So because of my mother wound, I ended up agreeing to buy and use more money than we could afford to avoid upsetting my wife. All of this had nothing to do with my wife; it had all to do with my mother. So what I was doing was spending money to avoid upsetting my mother even though she was not there.

I can even remember my wife asking me if we could afford all of this; at the time, I was so regressing into my mother wound, so I lied to her and said yes.

So because of my father wound and my mother wound, I ended up making a lot of sinful decisions that, in the end, acquired us a ton of debt.

Why am I sharing all of this? To show you how wounds from our past affect us and trick us into making sinful financial decisions. Perhaps you had great parents, but if you find yourself in debt right now, I can guarantee you it happened because of wounds from your past.

Yehovah does not want anyone to be in debt. And the Bible says in 1. John 1:9 when we confess and repent, He forgives us. When we start living in obedience to the Torah, the Torah will provide for us and show us the way out of debt. So why are we still in debt? Why are you still in debt after doing everything the Bible says you are supposed to do?

Because we serve a God, who loves us, that is the reason why we are still in debt.

All of this happened to my wife and me because of old wounds from our past. What has happened to you is because of old wounds from your past. My wife and I knew, intellectually, we had to be good stewards of our money. We both knew it is not the right decision to spend more money then we have, and if we did, we would have to suffer the consequences of it. You knew it was not the right decision to spend more money then you had, and if you did, you would have to suffer the consequences of it. But even so, we did it anyway because our old wounds took control of us, and we acted out of our emotions instead of our intellect.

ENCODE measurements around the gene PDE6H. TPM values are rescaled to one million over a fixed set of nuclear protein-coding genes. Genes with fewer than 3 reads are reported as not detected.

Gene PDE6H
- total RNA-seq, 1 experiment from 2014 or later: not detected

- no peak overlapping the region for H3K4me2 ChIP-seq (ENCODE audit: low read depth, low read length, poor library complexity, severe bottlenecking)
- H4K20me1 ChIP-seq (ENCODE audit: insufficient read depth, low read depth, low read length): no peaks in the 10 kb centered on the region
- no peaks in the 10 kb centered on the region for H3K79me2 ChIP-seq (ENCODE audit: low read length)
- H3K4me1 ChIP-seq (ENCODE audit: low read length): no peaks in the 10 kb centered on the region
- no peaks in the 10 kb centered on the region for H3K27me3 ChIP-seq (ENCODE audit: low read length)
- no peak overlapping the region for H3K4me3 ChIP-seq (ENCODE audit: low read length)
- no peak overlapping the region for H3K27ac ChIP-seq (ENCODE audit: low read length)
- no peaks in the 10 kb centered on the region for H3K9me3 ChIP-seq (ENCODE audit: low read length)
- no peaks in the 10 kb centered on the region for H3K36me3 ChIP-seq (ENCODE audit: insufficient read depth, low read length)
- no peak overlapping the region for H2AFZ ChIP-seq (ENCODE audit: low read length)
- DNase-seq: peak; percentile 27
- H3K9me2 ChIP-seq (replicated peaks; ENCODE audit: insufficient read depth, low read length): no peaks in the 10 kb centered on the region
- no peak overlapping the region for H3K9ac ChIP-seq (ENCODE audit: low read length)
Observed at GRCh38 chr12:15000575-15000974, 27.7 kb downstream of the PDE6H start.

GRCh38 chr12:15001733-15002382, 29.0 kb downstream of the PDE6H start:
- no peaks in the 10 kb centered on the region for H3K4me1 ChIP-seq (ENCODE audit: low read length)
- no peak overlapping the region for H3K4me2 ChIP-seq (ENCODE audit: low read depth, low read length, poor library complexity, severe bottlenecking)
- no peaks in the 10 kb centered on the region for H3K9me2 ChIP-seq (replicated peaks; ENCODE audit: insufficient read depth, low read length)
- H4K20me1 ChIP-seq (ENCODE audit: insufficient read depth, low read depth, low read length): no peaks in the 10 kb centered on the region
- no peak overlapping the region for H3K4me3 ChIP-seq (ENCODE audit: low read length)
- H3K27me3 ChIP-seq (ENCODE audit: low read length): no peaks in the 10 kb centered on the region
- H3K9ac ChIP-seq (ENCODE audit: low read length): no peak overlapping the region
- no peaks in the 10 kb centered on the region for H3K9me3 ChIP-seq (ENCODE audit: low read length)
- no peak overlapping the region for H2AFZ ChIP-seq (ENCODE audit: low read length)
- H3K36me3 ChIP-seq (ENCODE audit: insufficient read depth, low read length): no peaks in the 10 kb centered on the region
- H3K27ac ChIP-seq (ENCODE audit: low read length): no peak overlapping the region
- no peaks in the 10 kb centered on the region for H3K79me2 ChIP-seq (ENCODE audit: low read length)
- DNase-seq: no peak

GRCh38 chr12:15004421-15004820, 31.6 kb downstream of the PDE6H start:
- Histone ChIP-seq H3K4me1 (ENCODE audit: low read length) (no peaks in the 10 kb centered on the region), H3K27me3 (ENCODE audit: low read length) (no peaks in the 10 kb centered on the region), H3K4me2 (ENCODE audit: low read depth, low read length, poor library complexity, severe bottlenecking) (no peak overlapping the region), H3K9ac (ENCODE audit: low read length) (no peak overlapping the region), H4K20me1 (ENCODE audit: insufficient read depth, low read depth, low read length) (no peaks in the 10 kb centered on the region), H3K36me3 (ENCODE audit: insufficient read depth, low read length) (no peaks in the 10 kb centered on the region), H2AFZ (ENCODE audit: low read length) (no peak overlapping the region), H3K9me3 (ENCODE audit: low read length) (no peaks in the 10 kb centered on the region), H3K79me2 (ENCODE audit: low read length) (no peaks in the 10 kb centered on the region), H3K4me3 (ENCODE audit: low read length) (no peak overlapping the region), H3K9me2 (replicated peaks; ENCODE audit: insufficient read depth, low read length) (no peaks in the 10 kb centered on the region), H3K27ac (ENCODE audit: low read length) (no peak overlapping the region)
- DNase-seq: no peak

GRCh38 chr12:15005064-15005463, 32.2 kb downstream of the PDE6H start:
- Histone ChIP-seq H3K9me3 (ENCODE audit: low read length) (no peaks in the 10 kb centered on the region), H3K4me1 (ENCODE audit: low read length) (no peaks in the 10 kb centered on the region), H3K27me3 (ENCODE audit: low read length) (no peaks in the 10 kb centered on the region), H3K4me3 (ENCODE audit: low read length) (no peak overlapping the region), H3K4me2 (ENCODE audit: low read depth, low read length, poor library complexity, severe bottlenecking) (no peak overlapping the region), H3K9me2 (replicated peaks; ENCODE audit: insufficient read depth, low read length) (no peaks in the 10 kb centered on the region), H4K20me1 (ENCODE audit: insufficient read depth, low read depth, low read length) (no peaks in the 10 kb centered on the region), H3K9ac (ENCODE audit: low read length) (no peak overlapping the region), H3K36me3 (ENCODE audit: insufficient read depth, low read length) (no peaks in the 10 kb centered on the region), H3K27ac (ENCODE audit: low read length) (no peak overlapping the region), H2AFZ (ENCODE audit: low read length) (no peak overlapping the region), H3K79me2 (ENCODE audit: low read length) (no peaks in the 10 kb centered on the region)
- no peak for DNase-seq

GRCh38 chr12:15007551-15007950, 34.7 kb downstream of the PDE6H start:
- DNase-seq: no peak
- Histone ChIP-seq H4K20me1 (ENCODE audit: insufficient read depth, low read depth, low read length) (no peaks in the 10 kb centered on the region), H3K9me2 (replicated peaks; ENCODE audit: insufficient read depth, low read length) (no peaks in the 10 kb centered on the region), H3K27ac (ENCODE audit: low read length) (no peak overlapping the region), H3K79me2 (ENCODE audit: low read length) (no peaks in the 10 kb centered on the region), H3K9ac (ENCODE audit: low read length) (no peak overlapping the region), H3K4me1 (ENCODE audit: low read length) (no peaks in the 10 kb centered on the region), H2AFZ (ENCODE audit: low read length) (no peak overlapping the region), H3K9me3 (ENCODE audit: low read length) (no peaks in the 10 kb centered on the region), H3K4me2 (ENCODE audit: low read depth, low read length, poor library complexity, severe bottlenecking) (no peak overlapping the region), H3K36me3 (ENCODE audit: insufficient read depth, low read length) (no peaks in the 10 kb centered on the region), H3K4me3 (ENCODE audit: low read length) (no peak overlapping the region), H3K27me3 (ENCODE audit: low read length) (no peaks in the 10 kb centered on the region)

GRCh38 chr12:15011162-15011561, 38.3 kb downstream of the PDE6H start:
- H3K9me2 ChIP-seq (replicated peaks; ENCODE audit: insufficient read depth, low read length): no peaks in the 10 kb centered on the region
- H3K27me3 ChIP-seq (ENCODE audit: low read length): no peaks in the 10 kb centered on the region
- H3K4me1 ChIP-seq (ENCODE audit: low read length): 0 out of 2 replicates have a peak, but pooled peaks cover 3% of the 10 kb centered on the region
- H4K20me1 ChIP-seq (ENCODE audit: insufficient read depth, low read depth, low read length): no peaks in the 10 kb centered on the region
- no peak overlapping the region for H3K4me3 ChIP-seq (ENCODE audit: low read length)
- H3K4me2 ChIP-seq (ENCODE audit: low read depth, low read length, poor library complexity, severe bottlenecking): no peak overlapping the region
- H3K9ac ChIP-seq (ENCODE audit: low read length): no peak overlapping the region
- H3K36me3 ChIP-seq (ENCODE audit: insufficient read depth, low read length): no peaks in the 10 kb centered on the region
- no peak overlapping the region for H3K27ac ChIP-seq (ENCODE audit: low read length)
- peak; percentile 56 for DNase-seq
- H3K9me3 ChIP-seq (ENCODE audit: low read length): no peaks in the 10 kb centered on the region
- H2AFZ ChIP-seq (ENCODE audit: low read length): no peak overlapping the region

We are now doing everything right; we are forgiven and walking in obedience to the Torah. What would happen if Yehovah removed the consequences of our actions right now? What would happen if He intervened right now and removed all of our debts without first healing our wounds? We would go right back and acquire more debt.

Because we serve a God who loves us, we serve a God who cares for us and sees our needs. He knows that it would a very unwise decision of Him to take away our debts without first healing our wounds. But He also knows that to be able to treat our wounds, we first have to walk in obedience to the Torah and be reconciled to Him.

We have now confessed and repented. We have started walking in obedience to the Torah, and while we are walking in obedience, Yehovah is healing us of our old wounds. He is the physician, the one who knows when the wound is healed. He is the one who will one day soon declare us healed and then decide to remove the consequences of our actions and make us debt-free.

Until then, it is our responsibility to keep walking in obedience to the Torah, trusting that He will provide for us even in our debt.

So if you are still in debt, but you are doing all the right things, keep doing them so Yehovah can finish His healing. One day soon, He will declare you healed and determine that now your old wounds will no longer have power over you, so now it is safe to remove your debt.

Next week we will learn to budget while you are still in debt, but planning for and hoping for the future.